Almost six months after Iraq went to the polls, there is still no government in place and little prospect of an early resolution. The auguries for Afghanistan are clear.

“If you’re sitting in Afghanistan and wondering what “conditions-based” withdrawal means, then Iraq will not encourage you to think the Obama administration is flexible about its deadlines,” says Kenneth Pollack, a former Clinton administration official at the Brookings Institution. “What it looks like is the fulfilment of a US domestic electoral deadline, which is in a sense what it is.”

Mr Pollack, who fell out with many fellow Democrats over his robust support for the invasion of Iraq in March 2003 from George W. Bush, former US president, says roughly half of all civil wars revert to civil wars within five years of a ceasefire. Other foreign policy analysts worry that Mr Obama’s address, which was very carefully phrased to leave him some flexibility in Iraq over the next months, could be tempting fate.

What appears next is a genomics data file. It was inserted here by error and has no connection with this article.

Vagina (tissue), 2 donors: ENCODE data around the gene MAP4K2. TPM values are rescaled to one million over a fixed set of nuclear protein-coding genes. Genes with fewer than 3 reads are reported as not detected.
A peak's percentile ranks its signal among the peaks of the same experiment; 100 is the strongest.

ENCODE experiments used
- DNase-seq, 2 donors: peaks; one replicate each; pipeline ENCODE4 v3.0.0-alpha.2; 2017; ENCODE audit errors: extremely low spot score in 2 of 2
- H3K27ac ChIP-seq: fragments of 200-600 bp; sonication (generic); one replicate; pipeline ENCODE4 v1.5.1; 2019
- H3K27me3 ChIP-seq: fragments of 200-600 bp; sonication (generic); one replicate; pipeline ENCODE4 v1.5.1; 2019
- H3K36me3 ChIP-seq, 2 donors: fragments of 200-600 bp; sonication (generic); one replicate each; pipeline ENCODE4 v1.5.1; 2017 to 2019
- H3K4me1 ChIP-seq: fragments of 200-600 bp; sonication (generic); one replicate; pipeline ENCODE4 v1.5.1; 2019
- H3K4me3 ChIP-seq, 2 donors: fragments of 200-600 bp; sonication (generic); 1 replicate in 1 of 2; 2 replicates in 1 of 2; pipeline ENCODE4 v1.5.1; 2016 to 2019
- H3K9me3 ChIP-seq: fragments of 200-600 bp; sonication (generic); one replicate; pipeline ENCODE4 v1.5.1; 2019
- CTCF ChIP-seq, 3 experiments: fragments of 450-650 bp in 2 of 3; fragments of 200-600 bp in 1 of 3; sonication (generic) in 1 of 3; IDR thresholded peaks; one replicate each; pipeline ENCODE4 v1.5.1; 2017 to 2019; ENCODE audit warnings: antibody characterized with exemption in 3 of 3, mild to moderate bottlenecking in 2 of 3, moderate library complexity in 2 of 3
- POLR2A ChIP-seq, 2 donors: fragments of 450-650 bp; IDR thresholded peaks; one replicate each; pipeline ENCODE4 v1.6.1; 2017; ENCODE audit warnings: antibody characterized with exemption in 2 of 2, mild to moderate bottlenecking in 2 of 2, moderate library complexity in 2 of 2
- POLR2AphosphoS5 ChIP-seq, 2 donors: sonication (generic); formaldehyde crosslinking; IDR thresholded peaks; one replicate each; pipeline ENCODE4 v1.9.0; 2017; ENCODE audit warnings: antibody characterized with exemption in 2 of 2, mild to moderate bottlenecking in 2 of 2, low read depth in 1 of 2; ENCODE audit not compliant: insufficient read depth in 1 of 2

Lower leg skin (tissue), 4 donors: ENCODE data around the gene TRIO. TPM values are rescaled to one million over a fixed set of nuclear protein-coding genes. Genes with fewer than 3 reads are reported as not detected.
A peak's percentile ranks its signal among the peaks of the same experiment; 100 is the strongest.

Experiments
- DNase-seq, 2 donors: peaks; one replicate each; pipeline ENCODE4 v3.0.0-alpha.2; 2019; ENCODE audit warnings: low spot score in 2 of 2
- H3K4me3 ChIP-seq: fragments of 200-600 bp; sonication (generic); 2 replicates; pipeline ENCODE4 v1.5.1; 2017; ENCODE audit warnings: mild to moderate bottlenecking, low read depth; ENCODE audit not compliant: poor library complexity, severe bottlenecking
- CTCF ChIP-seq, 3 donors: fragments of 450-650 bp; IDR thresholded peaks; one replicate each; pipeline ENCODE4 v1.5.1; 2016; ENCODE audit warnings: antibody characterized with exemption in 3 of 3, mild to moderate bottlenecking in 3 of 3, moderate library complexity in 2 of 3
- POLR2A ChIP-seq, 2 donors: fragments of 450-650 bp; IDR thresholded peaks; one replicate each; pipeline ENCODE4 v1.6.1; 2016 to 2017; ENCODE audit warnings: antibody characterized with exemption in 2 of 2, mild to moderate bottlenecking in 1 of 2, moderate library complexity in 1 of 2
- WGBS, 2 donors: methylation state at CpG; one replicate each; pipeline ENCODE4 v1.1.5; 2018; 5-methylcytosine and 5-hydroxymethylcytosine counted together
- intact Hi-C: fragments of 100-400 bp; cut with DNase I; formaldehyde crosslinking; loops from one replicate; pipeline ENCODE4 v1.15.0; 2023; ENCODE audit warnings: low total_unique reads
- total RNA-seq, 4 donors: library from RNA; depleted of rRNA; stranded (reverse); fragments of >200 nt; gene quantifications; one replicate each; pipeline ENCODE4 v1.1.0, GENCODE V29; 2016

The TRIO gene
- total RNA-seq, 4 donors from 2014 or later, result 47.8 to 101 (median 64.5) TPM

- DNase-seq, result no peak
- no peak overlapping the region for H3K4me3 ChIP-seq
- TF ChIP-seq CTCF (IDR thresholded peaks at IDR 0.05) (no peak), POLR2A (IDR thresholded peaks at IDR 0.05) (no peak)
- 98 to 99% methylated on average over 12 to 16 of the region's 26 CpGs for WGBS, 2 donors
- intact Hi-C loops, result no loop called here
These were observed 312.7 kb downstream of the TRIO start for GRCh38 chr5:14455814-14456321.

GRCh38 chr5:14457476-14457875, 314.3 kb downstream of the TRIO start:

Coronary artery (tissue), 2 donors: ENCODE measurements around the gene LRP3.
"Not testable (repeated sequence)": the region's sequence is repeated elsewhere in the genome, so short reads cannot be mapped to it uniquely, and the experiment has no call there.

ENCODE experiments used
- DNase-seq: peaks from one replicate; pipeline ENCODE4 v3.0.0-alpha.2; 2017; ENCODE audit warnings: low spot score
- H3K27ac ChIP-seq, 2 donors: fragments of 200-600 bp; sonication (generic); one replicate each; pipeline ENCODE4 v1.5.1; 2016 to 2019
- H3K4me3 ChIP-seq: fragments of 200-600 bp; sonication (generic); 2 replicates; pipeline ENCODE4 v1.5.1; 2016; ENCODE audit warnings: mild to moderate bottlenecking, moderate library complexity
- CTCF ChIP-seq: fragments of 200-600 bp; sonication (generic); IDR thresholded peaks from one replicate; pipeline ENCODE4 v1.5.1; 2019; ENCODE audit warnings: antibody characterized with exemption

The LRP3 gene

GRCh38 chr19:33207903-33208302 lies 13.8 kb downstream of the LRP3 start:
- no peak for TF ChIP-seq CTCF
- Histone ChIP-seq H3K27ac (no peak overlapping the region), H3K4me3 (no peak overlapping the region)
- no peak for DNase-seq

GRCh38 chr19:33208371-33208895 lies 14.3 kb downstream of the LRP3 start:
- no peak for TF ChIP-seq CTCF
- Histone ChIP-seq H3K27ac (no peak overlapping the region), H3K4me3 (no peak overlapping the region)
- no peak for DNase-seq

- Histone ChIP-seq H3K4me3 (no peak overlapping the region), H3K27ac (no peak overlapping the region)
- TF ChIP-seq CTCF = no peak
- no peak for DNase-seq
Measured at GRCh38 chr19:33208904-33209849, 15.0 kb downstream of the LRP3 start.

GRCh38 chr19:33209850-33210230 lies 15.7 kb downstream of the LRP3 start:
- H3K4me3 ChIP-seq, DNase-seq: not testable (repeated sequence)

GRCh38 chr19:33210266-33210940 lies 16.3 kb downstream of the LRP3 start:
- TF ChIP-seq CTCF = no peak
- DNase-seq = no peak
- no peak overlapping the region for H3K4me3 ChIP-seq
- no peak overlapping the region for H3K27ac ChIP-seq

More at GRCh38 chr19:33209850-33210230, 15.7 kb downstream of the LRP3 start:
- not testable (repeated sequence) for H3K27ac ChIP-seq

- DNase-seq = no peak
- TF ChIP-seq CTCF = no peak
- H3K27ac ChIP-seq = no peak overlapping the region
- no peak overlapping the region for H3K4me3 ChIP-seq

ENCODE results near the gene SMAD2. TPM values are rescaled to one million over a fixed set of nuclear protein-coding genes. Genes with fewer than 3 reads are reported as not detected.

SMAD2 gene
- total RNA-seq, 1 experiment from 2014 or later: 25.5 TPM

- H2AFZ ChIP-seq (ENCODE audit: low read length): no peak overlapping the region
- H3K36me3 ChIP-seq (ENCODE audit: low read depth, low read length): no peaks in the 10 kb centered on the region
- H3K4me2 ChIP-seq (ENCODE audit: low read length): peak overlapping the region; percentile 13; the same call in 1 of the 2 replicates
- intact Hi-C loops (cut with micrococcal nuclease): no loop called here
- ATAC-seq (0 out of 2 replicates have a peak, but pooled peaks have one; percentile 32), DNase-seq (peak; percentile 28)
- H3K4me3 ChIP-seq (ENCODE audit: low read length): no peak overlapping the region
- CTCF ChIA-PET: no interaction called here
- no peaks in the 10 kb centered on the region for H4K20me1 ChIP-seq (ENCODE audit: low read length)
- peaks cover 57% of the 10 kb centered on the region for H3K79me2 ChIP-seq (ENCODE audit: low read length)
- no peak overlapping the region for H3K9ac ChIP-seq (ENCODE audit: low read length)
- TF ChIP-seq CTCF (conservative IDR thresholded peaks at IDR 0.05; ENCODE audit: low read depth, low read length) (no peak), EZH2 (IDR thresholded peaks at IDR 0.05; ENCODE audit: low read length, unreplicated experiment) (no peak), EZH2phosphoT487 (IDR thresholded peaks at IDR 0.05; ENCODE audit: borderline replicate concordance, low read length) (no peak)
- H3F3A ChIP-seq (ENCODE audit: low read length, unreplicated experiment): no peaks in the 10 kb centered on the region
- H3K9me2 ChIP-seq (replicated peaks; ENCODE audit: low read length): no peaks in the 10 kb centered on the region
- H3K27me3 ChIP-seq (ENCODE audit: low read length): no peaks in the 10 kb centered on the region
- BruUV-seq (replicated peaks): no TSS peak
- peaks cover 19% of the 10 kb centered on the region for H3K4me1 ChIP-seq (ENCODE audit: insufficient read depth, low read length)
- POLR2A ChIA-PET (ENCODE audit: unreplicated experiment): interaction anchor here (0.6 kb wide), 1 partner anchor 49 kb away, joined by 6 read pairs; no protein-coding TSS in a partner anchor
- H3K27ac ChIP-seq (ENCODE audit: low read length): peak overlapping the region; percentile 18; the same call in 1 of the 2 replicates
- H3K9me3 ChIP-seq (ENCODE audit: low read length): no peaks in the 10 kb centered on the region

In contrast to many of the leading US network and cable news channels, which bluntly proclaimed an end to the Iraq war – one even had a clock that counted the hours down – analysts are more wary. “Iraq is at as critical a stage as it has been since 2003,” says Anthony Cordesman, a senior analyst at the Centre for Strategic and International Studies in Washington.

“The US may be announcing the “withdrawal” of its combat forces . . . the fact is, however, that the US withdrawal is far from over, the Iraq war is not over, it is not “won”, and any form of stable end state in Iraq is probably impossible before 2020.”

In his address, Mr Obama avoided any hint of repeating George W. Bush’s notorious “mission accomplished” pronouncement a few weeks after the 2003 invasion. But it will be up to historians, rather than political analysts, to decide whether he was technically correct.

“It is only through the rear-view mirror that you can tell when wars have ended,” says Mr Pollack. “In 1950, Harry S. Truman [then president] tried to sell the war in Korea as ‘police action’. But historians rightly define it a war. Events on the ground in Iraq will determine whether President Obama is right. As they say, ‘saying it don’t make it so’.”